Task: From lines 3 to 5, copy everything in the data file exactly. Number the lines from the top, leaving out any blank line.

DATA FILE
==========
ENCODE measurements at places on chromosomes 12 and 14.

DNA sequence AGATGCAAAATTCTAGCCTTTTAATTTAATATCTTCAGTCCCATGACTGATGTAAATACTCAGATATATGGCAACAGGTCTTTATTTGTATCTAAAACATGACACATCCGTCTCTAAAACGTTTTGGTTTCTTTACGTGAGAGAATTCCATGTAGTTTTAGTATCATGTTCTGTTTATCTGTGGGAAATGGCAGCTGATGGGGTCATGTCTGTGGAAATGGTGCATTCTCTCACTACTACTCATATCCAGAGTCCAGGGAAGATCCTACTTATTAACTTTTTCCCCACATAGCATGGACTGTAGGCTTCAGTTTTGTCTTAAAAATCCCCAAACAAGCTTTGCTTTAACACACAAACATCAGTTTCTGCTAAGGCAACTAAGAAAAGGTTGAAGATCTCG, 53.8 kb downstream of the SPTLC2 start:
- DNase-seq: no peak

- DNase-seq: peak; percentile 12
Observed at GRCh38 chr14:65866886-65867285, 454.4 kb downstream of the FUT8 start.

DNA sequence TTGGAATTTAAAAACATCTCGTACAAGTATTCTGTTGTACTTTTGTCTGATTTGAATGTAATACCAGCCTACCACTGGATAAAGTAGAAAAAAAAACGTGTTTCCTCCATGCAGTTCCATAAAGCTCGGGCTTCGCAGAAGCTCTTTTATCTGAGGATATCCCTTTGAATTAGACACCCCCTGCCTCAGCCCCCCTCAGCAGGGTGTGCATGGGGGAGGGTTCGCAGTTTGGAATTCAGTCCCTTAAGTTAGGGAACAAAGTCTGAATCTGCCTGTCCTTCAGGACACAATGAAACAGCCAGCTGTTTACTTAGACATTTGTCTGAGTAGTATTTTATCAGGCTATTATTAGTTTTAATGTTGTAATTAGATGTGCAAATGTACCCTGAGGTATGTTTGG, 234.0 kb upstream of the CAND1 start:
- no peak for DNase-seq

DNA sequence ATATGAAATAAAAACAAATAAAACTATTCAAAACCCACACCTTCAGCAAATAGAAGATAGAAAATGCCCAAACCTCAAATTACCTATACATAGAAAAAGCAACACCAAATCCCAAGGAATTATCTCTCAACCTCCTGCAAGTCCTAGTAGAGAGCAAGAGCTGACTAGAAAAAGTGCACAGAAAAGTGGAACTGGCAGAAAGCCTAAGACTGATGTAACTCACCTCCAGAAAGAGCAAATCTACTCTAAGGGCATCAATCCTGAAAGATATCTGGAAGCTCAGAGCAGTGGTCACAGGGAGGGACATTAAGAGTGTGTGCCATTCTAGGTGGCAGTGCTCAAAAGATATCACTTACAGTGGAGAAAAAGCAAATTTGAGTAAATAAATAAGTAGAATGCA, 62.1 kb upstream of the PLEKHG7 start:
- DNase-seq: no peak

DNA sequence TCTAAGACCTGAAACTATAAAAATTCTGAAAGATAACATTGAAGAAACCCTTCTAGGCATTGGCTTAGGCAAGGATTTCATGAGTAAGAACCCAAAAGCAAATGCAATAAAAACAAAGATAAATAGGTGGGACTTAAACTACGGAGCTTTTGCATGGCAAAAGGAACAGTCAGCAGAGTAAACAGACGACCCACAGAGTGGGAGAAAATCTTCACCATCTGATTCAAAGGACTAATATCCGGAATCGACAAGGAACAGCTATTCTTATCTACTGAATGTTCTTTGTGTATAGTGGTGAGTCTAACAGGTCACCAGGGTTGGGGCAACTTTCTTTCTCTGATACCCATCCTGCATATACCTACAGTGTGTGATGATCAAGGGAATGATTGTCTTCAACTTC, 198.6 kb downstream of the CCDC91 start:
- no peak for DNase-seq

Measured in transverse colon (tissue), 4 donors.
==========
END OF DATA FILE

- DNase-seq: no peak

- DNase-seq: peak; percentile 12
Observed at GRCh38 chr14:65866886-65867285, 454.4 kb downstream of the FUT8 start.